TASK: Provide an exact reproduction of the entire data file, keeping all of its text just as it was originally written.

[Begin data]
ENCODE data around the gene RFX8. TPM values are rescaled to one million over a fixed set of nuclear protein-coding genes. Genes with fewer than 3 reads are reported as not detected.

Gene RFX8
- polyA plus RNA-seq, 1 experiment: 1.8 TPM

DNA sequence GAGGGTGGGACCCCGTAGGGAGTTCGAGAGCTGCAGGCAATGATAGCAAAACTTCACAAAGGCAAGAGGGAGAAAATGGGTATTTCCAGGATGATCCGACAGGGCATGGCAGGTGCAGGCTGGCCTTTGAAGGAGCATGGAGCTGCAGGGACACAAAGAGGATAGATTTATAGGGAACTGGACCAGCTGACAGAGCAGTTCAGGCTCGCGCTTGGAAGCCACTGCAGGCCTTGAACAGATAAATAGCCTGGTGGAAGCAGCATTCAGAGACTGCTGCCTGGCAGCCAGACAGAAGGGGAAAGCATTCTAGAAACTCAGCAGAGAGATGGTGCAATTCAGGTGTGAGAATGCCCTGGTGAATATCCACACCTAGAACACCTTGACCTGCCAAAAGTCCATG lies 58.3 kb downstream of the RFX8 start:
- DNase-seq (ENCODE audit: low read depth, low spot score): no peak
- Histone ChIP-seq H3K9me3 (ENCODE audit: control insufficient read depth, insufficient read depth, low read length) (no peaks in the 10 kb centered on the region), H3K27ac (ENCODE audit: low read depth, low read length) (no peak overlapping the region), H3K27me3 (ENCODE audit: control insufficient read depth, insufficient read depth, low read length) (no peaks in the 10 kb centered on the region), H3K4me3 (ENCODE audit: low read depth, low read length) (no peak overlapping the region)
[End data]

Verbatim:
ENCODE data around the gene RFX8. TPM values are rescaled to one million over a fixed set of nuclear protein-coding genes. Genes with fewer than 3 reads are reported as not detected.

Gene RFX8
- polyA plus RNA-seq, 1 experiment: 1.8 TPM

DNA sequence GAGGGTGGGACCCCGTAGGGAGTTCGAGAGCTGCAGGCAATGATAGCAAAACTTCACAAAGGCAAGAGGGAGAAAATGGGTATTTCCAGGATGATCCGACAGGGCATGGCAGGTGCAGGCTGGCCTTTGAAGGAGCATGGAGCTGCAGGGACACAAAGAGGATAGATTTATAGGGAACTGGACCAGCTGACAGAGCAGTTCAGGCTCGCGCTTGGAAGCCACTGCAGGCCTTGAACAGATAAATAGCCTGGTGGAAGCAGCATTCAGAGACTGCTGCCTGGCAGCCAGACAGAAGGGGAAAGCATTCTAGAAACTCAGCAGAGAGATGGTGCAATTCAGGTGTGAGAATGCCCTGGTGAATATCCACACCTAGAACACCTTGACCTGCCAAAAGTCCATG lies 58.3 kb downstream of the RFX8 start:
- DNase-seq (ENCODE audit: low read depth, low spot score): no peak
- Histone ChIP-seq H3K9me3 (ENCODE audit: control insufficient read depth, insufficient read depth, low read length) (no peaks in the 10 kb centered on the region), H3K27ac (ENCODE audit: low read depth, low read length) (no peak overlapping the region), H3K27me3 (ENCODE audit: control insufficient read depth, insufficient read depth, low read length) (no peaks in the 10 kb centered on the region), H3K4me3 (ENCODE audit: low read depth, low read length) (no peak overlapping the region)